Written by Lauren Geall
As Stylist’s digital writer, Lauren Geall writes on topics including mental health, wellbeing and work. She’s also a big fan of houseplants and likes to dabble in film and TV from time-to-time. You can find her on Twitter at @laurenjanegeall.
By properly understanding how loneliness works, we can learn how to overcome it.
Loneliness is one of those emotions that can be hard to define.
While we’ve all felt lonely at one point or another, it can be hard to describe exactly how it feels – and it has the tendency to pop up at some seemingly random moments, like when you’re surrounded by people at a social event or at certain times of the year, such as Christmas.
But underneath the surface, loneliness is a lot more logical than you might expect. And understanding why and how loneliness works can make it seem less overwhelming and give you the tools you need to tackle it.
So, in the spirit of Mental Health Awareness Week’s loneliness theme, Stylist asked psychologist Adenekan Oyefeso, clinical lead of the healthcare app Livi’s new online therapy service, to explain what’s really happening in our brains when we’re feeling lonely – and what that might mean for our mental health. Here’s what he had to say.
What is loneliness?
“It’s important to understand the difference between loneliness and social isolation,” Oyefeso explains. “Loneliness is a feeling – you can be surrounded by people yet still feel lonely – and social isolation occurs when you have little or no contact with people.
“Being socially isolated can lead to loneliness in some people, although it’s important to note that people can also feel lonely without being socially isolated.”
What happens inside our brains when we feel lonely?
According to Oyefeso, there are three key areas of the brain that are most affected when we experience loneliness – the hippocampus, amygdala and prefrontal cortex.
“The hippocampus has a major role in regulating how we respond to stress, and a review found that people with smaller social circles have higher levels of the stress hormone cortisol,” he explains.
“The amygdala, on the other hand, is the region of the brain important for forming memories, and research suggests that people with a busy social life appear to have more volume in this area.”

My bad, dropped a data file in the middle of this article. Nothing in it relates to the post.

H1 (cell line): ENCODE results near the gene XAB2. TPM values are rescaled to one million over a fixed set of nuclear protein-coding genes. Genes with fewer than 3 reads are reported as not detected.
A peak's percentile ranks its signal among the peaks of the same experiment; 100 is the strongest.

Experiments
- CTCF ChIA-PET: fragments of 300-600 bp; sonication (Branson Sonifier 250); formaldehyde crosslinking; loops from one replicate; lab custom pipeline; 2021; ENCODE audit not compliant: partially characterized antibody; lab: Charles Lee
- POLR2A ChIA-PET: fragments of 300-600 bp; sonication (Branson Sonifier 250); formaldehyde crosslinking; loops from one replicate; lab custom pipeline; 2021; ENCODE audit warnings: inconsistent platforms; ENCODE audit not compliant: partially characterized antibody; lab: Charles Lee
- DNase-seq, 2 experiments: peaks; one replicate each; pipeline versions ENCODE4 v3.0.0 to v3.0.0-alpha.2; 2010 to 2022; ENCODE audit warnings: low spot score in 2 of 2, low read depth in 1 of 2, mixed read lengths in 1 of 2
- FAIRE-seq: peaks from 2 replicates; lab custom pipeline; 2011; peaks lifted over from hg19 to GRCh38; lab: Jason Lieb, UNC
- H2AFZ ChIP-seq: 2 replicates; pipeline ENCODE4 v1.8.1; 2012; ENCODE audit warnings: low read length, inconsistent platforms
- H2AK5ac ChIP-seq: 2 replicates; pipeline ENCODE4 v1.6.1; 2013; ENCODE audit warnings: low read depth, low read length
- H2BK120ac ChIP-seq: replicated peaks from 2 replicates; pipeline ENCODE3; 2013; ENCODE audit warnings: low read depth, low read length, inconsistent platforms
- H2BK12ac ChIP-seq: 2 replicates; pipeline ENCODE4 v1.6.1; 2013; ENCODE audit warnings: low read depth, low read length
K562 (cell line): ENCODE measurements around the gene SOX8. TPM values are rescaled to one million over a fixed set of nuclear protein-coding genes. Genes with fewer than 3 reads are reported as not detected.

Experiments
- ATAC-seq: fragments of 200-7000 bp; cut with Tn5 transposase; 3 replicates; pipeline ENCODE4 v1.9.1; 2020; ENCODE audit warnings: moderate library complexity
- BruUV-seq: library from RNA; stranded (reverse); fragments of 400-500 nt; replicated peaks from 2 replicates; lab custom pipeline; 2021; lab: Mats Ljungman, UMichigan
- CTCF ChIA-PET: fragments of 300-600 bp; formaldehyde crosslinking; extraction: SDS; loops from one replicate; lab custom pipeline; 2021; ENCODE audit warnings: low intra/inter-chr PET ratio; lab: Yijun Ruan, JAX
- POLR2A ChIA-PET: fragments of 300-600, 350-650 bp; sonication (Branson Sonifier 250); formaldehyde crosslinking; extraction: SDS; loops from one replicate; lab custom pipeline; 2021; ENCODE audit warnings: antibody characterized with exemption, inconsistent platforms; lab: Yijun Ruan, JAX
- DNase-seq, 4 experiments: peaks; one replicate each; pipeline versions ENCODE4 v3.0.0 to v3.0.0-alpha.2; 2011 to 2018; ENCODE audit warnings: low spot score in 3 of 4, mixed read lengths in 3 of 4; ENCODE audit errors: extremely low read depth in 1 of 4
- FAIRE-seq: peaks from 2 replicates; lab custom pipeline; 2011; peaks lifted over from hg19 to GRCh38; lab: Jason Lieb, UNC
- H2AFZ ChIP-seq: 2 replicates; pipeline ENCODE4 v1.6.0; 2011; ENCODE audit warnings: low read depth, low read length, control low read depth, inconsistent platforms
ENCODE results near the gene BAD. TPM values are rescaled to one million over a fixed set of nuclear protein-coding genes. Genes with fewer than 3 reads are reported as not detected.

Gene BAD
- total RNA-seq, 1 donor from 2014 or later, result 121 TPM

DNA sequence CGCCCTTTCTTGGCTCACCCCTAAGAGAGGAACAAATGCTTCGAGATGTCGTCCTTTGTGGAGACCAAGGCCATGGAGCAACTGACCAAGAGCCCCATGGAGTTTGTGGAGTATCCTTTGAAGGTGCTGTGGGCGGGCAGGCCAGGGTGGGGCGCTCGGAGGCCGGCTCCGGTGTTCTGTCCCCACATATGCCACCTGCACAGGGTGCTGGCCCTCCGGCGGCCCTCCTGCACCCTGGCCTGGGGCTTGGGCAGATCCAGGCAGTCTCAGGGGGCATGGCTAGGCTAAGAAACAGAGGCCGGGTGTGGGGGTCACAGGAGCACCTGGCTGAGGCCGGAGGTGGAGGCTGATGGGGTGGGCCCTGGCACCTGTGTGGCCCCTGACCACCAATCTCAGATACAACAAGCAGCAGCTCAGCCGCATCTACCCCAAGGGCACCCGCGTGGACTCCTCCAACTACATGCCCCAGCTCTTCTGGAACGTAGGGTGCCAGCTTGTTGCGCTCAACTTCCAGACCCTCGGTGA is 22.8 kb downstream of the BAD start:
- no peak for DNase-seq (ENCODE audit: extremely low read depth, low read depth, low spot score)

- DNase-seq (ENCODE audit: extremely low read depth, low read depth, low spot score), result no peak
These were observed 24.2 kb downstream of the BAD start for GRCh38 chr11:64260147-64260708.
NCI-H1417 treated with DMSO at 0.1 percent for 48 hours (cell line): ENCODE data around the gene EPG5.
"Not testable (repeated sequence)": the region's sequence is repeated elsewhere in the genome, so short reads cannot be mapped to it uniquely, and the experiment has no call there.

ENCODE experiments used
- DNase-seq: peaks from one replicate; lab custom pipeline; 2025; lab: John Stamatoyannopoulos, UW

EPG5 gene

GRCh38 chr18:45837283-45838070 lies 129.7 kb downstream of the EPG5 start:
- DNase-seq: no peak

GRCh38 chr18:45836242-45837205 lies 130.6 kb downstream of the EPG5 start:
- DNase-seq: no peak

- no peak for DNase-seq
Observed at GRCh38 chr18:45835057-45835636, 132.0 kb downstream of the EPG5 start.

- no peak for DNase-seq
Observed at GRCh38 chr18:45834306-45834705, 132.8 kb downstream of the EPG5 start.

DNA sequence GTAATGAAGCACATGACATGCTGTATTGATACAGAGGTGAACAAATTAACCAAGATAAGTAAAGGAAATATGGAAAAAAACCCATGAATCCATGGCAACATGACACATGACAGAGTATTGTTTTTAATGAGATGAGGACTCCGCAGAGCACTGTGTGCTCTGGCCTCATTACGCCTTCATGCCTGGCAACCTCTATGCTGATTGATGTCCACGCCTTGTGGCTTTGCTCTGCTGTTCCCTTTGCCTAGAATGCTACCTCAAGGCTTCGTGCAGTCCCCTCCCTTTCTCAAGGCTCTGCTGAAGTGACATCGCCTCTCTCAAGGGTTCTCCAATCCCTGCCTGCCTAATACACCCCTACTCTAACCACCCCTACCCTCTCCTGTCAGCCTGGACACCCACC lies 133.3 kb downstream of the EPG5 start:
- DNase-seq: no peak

Oyefeso continues: “Finally, the prefrontal cortex plays an important role in social behaviour, decision making and memory function, and studies suggest the function and volume of this area is reduced without regular social interaction.”
Why do we sometimes feel lonely when we’re surrounded by people?
One of the most mysterious aspects of loneliness is how it can strike when you’re surrounded by people. According to Oyefeso, this is because loneliness isn’t about our proximity to others – it’s about the connection we have with them.
“Studies show that it isn’t the quantity but the quality of social interaction that matters,” he explains. “For example, one person may feel lonely despite having the company of lots of friends and family, yet another, who only has a few close relationships, can be fulfilled while appearing to be more alone.
“This can be down to how well a person is able to connect on a deep emotional level with others – there can be many varying factors that impact a person’s ability to connect with others, from history of trauma to being trapped in a false narrative.”
Oyefeso continues: “Another example is that while social media can help us stay connected, it can lead to lower quality interactions. One study found that spending too much time on social media can increase feelings of loneliness.”
Why does loneliness make us feel low?
Loneliness is a feeling in and of itself – so why does it also tend to have an affect on our mood?
“Humans are social beings, and regular social connection, through community, friendship and support networks, is vital for our mental wellbeing,” says Oyefeso.
“So it’s no surprise that social isolation and loneliness is associated with an increased risk of mental health problems like anxiety and depression, for which symptoms can include feelings of sadness and unhappiness.”
He continues: “However, while social isolation and loneliness can impair our cognitive function, there’s also evidence that re-socialising and making new connections can reverse the negative effects of isolation.
“If you’re feeling disconnected from life and experiencing loneliness, asking for help can be difficult and you might not know where to turn. Often, we don’t want to admit to being lonely but it’s always a good idea to do so. It’s important to remember that feeling lonely is a normal human experience. Arranging to talk to a professional can be a helpful place to start.”
For more information on loneliness, including the four types of loneliness and how to overcome them, check out more of our loneliness content.
If you, or someone you know, is struggling with their mental health, you can find support and resources on the mental health charity Mind’s website and NHS Every Mind Matters or access the NHS’ list of mental health helplines and services.
If you are struggling with your mental health, you can also ask your GP for a referral to NHS Talking Therapies, or you can self-refer.
For confidential support, you can also call the Samaritans in the UK on 116 123 or email [email protected]. In a crisis, call 999.
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